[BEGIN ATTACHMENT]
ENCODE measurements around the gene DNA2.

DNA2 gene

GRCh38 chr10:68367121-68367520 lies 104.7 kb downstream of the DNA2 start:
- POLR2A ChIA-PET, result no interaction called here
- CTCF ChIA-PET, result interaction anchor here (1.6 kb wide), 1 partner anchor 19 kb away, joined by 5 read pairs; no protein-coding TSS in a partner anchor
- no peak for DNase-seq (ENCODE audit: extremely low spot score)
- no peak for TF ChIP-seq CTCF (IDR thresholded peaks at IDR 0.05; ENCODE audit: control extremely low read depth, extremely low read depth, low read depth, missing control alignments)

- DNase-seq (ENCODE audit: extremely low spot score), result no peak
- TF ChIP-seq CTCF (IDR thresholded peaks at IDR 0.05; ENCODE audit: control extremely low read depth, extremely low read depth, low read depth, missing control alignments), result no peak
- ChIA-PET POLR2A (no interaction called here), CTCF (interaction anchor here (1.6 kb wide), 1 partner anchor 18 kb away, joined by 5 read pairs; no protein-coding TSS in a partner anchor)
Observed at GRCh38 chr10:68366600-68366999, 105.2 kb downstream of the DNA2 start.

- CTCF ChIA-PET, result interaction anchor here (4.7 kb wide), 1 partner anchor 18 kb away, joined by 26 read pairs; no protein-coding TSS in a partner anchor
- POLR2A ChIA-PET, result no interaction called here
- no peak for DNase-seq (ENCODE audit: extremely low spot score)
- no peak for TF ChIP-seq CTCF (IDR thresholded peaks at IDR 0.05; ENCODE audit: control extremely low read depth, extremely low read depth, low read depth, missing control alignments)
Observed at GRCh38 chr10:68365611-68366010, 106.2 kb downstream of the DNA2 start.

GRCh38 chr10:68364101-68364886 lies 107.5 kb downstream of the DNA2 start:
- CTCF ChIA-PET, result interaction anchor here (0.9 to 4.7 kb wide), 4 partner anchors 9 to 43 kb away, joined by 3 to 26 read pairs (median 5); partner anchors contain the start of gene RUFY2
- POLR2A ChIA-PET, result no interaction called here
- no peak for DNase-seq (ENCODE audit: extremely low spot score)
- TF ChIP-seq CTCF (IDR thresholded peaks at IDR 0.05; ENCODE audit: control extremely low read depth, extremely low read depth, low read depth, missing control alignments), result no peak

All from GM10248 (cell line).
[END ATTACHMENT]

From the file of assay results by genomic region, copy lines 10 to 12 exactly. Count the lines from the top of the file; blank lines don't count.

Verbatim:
- ChIA-PET POLR2A (no interaction called here), CTCF (interaction anchor here (1.6 kb wide), 1 partner anchor 18 kb away, joined by 5 read pairs; no protein-coding TSS in a partner anchor)
Observed at GRCh38 chr10:68366600-68366999, 105.2 kb downstream of the DNA2 start.

- CTCF ChIA-PET, result interaction anchor here (4.7 kb wide), 1 partner anchor 18 kb away, joined by 26 read pairs; no protein-coding TSS in a partner anchor